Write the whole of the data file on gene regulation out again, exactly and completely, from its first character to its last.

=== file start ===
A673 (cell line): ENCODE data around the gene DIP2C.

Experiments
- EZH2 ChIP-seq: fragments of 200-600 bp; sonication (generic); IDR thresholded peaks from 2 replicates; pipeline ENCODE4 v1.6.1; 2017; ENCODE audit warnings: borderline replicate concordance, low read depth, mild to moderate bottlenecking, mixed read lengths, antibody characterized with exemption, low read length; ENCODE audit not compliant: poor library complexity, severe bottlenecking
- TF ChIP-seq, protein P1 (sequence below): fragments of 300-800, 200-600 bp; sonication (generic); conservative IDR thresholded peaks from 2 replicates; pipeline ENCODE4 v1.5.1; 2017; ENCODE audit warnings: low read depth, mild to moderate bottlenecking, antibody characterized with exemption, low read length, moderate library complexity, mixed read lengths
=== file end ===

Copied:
A673 (cell line): ENCODE data around the gene DIP2C.

Experiments
- EZH2 ChIP-seq: fragments of 200-600 bp; sonication (generic); IDR thresholded peaks from 2 replicates; pipeline ENCODE4 v1.6.1; 2017; ENCODE audit warnings: borderline replicate concordance, low read depth, mild to moderate bottlenecking, mixed read lengths, antibody characterized with exemption, low read length; ENCODE audit not compliant: poor library complexity, severe bottlenecking
- TF ChIP-seq, protein P1 (sequence below): fragments of 300-800, 200-600 bp; sonication (generic); conservative IDR thresholded peaks from 2 replicates; pipeline ENCODE4 v1.5.1; 2017; ENCODE audit warnings: low read depth, mild to moderate bottlenecking, antibody characterized with exemption, low read length, moderate library complexity, mixed read lengths